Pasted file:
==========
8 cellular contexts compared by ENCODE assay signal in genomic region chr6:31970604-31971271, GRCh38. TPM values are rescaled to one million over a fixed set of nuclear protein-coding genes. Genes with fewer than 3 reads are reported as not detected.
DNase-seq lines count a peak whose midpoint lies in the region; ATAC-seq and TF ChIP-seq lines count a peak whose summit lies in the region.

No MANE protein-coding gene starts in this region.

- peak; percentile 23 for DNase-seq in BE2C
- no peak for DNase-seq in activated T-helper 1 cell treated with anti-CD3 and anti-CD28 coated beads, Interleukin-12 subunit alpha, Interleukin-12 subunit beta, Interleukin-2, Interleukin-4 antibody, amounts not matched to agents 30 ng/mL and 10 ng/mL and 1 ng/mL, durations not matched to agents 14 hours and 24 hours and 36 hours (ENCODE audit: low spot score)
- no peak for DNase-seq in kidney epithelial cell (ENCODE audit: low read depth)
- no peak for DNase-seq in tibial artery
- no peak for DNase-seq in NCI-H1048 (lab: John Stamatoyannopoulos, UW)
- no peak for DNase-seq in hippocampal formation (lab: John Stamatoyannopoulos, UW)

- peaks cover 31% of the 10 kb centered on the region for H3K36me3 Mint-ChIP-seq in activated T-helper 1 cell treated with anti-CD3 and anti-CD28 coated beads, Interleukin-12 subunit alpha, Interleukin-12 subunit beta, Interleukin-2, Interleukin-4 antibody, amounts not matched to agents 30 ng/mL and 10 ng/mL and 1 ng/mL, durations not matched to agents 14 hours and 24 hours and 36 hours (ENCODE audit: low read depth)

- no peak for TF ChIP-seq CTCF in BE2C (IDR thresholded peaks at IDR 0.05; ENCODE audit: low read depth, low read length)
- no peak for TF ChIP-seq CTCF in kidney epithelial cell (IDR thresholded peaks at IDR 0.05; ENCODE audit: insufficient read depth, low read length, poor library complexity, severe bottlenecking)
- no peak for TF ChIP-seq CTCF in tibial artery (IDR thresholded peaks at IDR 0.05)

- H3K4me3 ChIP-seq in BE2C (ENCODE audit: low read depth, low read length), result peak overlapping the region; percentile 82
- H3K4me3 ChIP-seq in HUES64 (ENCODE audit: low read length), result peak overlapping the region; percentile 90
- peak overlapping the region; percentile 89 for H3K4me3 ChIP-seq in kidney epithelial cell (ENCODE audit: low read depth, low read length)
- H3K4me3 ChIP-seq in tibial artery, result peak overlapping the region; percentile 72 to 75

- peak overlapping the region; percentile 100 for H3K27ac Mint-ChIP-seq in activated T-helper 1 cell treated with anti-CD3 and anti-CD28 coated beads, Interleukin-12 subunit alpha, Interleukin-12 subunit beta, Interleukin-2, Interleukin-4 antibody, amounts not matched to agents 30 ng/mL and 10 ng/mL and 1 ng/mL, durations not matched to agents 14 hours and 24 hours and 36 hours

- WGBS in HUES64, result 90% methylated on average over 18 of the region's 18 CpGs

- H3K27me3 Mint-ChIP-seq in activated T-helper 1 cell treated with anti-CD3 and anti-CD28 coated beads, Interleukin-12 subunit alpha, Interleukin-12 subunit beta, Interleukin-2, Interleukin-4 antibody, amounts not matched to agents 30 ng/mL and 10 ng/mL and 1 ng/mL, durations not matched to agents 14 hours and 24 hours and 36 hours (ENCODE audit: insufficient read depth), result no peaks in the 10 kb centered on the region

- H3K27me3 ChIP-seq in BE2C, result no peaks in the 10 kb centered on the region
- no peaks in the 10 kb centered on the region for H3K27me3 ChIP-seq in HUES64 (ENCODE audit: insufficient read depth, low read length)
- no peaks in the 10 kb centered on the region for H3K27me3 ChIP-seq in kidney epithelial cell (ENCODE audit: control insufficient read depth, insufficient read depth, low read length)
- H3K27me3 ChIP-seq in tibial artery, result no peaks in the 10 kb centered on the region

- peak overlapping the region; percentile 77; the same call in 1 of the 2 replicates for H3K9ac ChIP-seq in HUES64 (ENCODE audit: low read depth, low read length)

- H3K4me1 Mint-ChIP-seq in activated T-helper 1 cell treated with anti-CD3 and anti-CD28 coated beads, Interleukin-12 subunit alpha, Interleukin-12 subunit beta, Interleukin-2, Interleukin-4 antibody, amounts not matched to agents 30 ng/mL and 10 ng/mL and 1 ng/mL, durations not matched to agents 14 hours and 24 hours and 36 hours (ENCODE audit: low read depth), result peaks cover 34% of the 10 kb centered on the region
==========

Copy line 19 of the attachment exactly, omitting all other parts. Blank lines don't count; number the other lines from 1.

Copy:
- WGBS in HUES64, result 90% methylated on average over 18 of the region's 18 CpGs